Pirates shortstop Dick Groat once claimed “Batting against Don Drysdale is the same as making a date with a dentist.”
Drysdale was a tough pitcher, who along with Sandy Koufax, formed the most dominant pitching tandem of the 1960s.
The hard throwing right-hander had a reputation for owning the plate. Sportswriter Dave Anderson wrote: “Home plate is 17 inches wide. But to Don Drysdale it is divided into three parts – the inside four inches, the middle nine inches and the outside four inches. To him only the middle part belongs to the hitter; the inside and the outside part belong to the pitcher.”
Drysdale used a sidearm fastball to intimidate hitters and was not afraid to throw inside, as Orlando Cepeda described: “The trick against (Don) Drysdale is to hit him before he hits you.”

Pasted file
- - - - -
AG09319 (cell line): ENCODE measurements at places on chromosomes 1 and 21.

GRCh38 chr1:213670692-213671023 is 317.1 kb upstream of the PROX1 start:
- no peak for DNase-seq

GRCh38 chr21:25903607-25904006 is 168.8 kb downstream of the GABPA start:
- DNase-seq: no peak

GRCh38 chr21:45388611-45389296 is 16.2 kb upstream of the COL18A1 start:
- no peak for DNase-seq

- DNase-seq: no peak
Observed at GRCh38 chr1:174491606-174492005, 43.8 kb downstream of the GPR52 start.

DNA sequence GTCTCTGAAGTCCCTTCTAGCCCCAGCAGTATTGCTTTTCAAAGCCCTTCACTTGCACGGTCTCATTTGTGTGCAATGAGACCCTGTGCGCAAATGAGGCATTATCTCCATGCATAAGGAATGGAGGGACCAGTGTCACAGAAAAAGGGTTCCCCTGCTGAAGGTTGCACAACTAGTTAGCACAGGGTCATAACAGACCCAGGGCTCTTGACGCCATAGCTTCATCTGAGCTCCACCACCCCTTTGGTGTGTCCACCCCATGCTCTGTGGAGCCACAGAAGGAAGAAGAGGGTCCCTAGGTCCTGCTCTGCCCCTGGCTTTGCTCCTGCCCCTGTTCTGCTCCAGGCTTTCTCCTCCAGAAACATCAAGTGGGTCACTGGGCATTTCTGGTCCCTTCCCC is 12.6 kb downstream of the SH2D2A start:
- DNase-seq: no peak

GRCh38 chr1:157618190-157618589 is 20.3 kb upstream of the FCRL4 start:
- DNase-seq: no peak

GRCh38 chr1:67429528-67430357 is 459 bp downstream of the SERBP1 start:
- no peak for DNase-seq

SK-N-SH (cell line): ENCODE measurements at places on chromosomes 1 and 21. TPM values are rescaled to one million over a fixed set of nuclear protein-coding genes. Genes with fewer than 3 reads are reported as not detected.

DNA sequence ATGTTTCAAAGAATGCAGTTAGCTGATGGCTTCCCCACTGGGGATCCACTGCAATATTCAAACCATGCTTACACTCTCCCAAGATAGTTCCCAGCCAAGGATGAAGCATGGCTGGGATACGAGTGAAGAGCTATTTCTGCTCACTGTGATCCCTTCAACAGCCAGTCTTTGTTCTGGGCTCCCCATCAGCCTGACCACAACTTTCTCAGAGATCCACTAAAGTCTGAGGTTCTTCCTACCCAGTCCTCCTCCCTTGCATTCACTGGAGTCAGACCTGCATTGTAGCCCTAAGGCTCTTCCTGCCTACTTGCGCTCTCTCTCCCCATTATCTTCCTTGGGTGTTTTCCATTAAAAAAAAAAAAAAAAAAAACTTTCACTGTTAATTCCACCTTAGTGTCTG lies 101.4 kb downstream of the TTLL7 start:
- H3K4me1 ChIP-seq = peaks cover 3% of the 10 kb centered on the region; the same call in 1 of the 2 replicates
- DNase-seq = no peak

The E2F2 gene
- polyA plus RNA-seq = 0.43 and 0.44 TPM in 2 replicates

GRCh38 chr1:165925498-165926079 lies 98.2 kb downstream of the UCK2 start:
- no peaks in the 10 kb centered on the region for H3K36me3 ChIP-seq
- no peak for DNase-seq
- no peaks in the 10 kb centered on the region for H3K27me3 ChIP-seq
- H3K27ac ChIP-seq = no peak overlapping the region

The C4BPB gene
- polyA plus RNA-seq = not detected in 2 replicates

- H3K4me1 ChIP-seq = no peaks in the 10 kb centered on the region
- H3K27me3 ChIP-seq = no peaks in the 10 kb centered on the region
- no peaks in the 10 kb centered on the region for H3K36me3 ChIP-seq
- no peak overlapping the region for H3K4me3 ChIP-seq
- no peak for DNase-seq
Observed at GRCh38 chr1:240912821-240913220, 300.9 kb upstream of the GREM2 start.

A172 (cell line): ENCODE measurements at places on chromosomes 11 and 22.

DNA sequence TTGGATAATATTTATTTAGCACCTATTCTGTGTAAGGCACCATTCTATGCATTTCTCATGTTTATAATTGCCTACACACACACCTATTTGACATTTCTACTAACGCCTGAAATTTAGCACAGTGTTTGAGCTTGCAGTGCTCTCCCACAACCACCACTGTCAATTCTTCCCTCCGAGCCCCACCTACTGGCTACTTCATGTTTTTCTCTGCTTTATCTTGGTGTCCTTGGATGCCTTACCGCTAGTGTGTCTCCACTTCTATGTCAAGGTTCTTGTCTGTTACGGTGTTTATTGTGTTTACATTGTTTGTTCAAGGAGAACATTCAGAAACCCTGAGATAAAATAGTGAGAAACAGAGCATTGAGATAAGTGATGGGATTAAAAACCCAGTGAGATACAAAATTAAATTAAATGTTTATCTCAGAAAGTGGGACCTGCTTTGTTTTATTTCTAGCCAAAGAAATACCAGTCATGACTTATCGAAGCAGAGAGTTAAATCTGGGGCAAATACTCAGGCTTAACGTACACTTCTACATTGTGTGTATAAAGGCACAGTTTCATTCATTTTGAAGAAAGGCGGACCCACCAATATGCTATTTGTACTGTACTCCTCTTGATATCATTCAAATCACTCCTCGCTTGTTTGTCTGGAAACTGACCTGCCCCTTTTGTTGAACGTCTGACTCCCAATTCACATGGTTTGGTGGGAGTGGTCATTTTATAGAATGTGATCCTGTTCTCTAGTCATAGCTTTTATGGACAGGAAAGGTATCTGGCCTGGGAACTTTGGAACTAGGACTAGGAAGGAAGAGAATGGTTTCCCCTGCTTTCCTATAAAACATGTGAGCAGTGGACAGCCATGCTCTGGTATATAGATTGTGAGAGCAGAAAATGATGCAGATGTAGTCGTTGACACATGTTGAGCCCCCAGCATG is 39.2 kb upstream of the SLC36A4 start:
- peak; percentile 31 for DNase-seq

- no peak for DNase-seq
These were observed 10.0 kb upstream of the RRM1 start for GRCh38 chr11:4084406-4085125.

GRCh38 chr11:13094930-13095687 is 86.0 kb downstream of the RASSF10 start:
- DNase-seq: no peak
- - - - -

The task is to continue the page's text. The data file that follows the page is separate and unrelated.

Upon his retirement from the game, Drysdale’s 154 batters hit by a pitch were a modern National League record. As he put it: “My own little rule was two for one – if one of my teammates got knocked down, then I knocked down two on the other team.”
Drysdale took home the Cy Young Award in 1962 when he won 25 games, at a time when there was only one Award given in the major leagues. In 1968, he pitched 58.2 straight scoreless innings, a record that would stand for 20 years. Included in that stretch of consecutive scoreless innings was a record six straight shutouts.
A terrific all around athlete, Drysdale could swing the bat as well as throw the ball. In his career, he hit 29 home runs, including seven in each of the 1958 and 1965 seasons, a record for home runs in a season by a National League hurler. In his major league career, he batted as high as sixth in the lineup and was used as a pinch hitter from time to time. He was the only .300 hitter in the lineup for the 1965 World Series champion Dodgers.
A nine-time All-Star, Drysdale started the All-Star Game a record-tying five times.
Drysdale’s 14-year big league career ended in 1969 at the age of 32. After his playing days, he stayed involved in the game as a broadcaster for the White Sox, Rangers, Expos, Angels and Dodgers – as well as ABC's Monday Night Baseball.
Drysdale was elected to the Hall of Fame in 1984. He passed away on July 3, 1993.